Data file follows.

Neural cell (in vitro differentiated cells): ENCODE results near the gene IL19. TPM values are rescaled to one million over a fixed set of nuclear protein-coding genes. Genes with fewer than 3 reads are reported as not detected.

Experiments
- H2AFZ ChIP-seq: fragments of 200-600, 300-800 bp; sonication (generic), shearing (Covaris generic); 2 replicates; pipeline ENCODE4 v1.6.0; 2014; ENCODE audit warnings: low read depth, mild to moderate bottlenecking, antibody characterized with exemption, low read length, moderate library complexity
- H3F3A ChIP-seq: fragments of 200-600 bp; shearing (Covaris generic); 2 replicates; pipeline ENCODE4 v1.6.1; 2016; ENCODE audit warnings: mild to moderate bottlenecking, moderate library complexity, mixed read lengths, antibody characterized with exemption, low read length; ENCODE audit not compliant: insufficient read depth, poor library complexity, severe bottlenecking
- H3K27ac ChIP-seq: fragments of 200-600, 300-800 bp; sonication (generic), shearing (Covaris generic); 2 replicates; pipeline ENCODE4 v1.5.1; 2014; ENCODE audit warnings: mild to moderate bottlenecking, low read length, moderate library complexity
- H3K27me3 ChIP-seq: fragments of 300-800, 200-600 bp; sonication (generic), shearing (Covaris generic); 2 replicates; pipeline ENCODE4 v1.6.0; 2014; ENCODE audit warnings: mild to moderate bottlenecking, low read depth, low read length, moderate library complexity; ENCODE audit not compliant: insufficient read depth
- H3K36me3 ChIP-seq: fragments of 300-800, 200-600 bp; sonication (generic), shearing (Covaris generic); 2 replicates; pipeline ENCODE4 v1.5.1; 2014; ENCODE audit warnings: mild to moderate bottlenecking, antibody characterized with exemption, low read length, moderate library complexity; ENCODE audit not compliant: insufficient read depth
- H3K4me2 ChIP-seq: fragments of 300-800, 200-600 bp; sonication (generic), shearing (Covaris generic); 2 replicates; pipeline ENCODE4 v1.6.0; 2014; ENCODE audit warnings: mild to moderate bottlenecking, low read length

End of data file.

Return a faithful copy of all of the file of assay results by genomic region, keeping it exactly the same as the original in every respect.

Neural cell (in vitro differentiated cells): ENCODE results near the gene IL19. TPM values are rescaled to one million over a fixed set of nuclear protein-coding genes. Genes with fewer than 3 reads are reported as not detected.

Experiments
- H2AFZ ChIP-seq: fragments of 200-600, 300-800 bp; sonication (generic), shearing (Covaris generic); 2 replicates; pipeline ENCODE4 v1.6.0; 2014; ENCODE audit warnings: low read depth, mild to moderate bottlenecking, antibody characterized with exemption, low read length, moderate library complexity
- H3F3A ChIP-seq: fragments of 200-600 bp; shearing (Covaris generic); 2 replicates; pipeline ENCODE4 v1.6.1; 2016; ENCODE audit warnings: mild to moderate bottlenecking, moderate library complexity, mixed read lengths, antibody characterized with exemption, low read length; ENCODE audit not compliant: insufficient read depth, poor library complexity, severe bottlenecking
- H3K27ac ChIP-seq: fragments of 200-600, 300-800 bp; sonication (generic), shearing (Covaris generic); 2 replicates; pipeline ENCODE4 v1.5.1; 2014; ENCODE audit warnings: mild to moderate bottlenecking, low read length, moderate library complexity
- H3K27me3 ChIP-seq: fragments of 300-800, 200-600 bp; sonication (generic), shearing (Covaris generic); 2 replicates; pipeline ENCODE4 v1.6.0; 2014; ENCODE audit warnings: mild to moderate bottlenecking, low read depth, low read length, moderate library complexity; ENCODE audit not compliant: insufficient read depth
- H3K36me3 ChIP-seq: fragments of 300-800, 200-600 bp; sonication (generic), shearing (Covaris generic); 2 replicates; pipeline ENCODE4 v1.5.1; 2014; ENCODE audit warnings: mild to moderate bottlenecking, antibody characterized with exemption, low read length, moderate library complexity; ENCODE audit not compliant: insufficient read depth
- H3K4me2 ChIP-seq: fragments of 300-800, 200-600 bp; sonication (generic), shearing (Covaris generic); 2 replicates; pipeline ENCODE4 v1.6.0; 2014; ENCODE audit warnings: mild to moderate bottlenecking, low read length